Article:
Collaborative study aims to enhance child wellbeing in disadvantaged communities.

A new Australian Research Council Linkage Project led by Griffith University aims to improve child wellbeing in nine disadvantaged communities.

Using a model that blends new human and digital resources, the $597,000 project builds on longstanding work in this area with collaborations between schools, families and community agencies..

Professor Ross Homel.

Chief investigator Professor Ross Homel (pictured), from the Griffith Criminology Institute, said the study would generate new knowledge in prevention science about how to influence risk and protective factors for child wellbeing cost-efficiently within existing service systems.

“Children and young people living in economically deprived areas drop out of school, become trapped in cycles of welfare dependence, and entangled in the child safety or youth justice systems at much higher rates than their counterparts in more affluent communities,’’ said Professor Homel, who will work with colleagues from the Griffith Institute for Educational Research on the study.

“Family support and child services are among the most common ways that caring institutions, including schools and community agencies, attempt to reinforce the primary care activities of families under pressure and reduce the life course impact of economically and geographically-based social exclusion.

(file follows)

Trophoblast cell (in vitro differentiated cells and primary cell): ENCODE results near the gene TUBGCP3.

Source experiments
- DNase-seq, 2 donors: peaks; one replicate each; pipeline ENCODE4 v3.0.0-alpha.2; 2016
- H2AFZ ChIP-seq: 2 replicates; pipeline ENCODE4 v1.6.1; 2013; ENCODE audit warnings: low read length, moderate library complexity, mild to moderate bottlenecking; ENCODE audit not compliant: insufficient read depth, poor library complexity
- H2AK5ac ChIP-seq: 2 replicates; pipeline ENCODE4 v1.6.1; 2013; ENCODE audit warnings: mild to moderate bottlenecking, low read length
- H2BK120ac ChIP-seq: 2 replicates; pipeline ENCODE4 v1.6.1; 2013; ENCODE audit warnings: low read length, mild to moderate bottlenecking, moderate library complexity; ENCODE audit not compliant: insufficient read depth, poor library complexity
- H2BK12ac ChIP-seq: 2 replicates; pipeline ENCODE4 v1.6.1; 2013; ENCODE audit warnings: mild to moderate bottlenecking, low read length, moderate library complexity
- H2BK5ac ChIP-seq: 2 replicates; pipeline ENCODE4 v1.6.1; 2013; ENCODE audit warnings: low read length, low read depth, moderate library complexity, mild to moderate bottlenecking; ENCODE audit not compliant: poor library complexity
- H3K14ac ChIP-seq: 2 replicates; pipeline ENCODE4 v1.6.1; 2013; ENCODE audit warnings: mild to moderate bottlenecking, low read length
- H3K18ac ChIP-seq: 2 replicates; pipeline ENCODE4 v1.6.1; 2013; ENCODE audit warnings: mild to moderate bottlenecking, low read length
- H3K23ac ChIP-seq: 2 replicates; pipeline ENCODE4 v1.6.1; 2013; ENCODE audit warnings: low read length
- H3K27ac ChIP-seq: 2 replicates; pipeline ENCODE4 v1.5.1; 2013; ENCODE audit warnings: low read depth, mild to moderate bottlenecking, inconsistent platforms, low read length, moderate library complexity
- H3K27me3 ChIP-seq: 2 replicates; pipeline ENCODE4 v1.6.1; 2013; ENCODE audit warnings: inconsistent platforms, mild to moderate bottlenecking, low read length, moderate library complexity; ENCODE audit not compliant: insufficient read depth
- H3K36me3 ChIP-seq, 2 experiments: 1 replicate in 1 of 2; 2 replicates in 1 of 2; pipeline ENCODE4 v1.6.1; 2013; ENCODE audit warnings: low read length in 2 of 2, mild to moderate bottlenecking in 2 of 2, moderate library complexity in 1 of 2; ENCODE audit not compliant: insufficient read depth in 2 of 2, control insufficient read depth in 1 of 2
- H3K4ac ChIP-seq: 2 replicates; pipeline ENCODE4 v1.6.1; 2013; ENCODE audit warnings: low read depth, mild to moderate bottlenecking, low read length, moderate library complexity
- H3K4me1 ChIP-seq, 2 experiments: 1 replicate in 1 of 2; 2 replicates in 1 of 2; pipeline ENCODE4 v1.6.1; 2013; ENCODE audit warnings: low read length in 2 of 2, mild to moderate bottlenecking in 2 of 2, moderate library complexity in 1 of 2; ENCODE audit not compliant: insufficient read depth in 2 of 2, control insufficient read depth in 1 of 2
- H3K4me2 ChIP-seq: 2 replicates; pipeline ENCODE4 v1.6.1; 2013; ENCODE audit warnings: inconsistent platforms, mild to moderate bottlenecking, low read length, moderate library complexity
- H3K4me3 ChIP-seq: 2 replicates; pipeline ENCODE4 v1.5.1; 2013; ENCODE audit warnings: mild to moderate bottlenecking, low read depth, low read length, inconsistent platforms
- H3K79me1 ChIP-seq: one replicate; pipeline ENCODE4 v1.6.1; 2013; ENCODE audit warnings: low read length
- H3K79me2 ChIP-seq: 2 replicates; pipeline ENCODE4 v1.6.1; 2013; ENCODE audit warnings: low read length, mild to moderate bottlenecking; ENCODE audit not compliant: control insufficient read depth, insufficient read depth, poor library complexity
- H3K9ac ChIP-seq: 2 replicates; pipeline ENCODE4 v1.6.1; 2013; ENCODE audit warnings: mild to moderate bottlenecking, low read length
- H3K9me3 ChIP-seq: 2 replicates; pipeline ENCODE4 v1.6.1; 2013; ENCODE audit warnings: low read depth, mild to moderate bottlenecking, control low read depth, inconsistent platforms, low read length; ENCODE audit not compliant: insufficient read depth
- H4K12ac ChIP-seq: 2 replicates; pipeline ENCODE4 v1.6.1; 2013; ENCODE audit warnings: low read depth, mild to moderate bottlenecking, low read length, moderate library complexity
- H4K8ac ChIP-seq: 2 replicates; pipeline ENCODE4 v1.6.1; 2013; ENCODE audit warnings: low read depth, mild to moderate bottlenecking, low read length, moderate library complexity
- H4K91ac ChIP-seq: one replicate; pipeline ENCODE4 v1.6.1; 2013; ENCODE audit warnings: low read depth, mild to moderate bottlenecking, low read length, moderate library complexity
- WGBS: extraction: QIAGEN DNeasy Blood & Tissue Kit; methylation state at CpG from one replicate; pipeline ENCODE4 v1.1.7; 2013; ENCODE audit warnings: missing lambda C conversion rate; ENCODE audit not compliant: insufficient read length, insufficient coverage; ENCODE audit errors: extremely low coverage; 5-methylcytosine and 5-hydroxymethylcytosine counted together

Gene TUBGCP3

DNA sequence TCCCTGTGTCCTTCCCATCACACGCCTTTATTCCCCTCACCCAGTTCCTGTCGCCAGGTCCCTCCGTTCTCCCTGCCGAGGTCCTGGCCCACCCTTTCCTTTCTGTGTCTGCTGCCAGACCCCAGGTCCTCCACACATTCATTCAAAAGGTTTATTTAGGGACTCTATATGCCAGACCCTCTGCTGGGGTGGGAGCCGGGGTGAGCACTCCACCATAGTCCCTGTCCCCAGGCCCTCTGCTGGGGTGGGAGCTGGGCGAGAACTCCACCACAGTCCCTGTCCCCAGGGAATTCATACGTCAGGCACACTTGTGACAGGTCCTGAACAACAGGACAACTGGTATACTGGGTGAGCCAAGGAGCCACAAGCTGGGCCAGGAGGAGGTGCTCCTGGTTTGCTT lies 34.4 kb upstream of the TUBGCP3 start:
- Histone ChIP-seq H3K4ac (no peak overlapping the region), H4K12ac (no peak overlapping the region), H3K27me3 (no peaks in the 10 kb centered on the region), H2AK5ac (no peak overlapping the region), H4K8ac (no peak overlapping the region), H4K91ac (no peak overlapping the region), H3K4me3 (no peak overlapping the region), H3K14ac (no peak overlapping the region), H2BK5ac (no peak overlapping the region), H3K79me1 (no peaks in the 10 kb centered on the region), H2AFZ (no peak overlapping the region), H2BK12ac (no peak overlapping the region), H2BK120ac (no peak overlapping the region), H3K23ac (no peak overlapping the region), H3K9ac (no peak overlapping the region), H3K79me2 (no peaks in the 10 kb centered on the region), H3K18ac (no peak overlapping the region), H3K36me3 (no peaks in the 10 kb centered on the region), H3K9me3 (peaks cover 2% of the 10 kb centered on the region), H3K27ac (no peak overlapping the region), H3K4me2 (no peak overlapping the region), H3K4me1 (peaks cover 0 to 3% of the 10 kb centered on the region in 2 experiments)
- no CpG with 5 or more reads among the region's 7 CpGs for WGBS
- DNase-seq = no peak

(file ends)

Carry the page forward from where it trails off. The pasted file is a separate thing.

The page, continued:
“However, such efforts largely lack a scientific foundation which is why prevention-oriented
researchers concerned about the gap between science and service have come together in this project with practitioners and policy experts, seeking effective, sustainable, scaleable, cost-efficient models for practice.”

The project builds on extensive research that demonstrates that evidence-based and data-driven early prevention strategies can reduce the corrosive effects of poverty on the life chances of children.

“Specifically, we build on evidence from the interdisciplinary field of prevention science that when community agencies and schools are empowered to engage more effectively with each other, and with families and children, they can achieve a collective impact on child wellbeing.”

Expected outcomes include sustainable learning communities among partners featuring extensive e-resources, formation of a new profession, and ongoing partner engagement.

“The project should strengthen both workforce capacity and policies to cost-effectively reduce the impact of poverty and improving child wellbeing.”

The partner organisations are:
The Australian National University, Department of Social Services, Department of Education, Department of Family and Community Services, Department of Education and Training, Department of Communities Child Safety and Disability Services, The Smith Family, Mission Australia, The Benevolent Society, The Salvation Army, the Trustee for Logan Child Friendly Community Charitable Trust, Australian Primary Principals Association and Invision Media.